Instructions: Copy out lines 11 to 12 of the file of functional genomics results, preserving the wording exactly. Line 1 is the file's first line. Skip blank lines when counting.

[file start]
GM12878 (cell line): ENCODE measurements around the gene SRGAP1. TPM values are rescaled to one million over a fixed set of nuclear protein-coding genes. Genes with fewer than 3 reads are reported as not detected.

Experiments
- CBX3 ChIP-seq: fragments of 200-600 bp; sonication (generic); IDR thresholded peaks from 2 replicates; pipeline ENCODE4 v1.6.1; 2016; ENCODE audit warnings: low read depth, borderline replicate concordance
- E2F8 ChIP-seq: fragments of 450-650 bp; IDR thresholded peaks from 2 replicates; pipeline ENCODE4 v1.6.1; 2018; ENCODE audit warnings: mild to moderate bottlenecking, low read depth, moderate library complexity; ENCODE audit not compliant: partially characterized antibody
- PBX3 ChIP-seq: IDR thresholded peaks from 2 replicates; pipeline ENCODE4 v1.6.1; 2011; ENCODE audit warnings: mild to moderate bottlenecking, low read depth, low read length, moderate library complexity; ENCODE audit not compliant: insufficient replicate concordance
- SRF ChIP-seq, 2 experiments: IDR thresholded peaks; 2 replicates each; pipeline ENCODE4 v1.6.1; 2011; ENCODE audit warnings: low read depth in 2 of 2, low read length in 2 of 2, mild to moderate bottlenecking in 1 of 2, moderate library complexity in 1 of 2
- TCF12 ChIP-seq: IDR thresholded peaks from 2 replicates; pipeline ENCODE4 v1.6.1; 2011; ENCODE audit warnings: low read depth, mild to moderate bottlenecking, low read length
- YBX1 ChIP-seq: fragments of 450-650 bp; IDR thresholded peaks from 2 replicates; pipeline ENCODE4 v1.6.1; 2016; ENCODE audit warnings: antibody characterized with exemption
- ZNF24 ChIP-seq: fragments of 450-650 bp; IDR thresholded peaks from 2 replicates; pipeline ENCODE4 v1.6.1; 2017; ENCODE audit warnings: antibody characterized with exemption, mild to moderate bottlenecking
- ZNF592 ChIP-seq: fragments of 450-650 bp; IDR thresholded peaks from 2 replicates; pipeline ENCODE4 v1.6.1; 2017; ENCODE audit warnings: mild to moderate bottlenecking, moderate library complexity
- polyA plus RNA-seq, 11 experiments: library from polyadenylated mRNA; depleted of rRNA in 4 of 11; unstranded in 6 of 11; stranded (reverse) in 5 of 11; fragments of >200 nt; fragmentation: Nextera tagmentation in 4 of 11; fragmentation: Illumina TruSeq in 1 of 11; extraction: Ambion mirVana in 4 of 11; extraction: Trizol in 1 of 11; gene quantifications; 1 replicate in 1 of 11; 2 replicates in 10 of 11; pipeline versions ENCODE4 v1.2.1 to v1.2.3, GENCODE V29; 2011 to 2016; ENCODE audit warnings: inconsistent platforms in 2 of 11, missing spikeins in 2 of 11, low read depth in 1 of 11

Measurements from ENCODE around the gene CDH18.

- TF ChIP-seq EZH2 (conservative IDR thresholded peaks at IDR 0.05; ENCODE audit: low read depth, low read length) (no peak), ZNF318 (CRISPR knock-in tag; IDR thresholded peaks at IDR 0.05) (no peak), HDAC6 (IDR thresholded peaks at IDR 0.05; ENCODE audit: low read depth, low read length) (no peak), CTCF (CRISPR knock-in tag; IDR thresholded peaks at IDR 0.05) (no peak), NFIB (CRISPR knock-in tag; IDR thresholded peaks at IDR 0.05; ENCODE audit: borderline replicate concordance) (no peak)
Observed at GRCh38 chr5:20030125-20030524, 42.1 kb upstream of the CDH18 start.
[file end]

- polyA plus RNA-seq, 11 experiments: library from polyadenylated mRNA; depleted of rRNA in 4 of 11; unstranded in 6 of 11; stranded (reverse) in 5 of 11; fragments of >200 nt; fragmentation: Nextera tagmentation in 4 of 11; fragmentation: Illumina TruSeq in 1 of 11; extraction: Ambion mirVana in 4 of 11; extraction: Trizol in 1 of 11; gene quantifications; 1 replicate in 1 of 11; 2 replicates in 10 of 11; pipeline versions ENCODE4 v1.2.1 to v1.2.3, GENCODE V29; 2011 to 2016; ENCODE audit warnings: inconsistent platforms in 2 of 11, missing spikeins in 2 of 11, low read depth in 1 of 11

Measurements from ENCODE around the gene CDH18.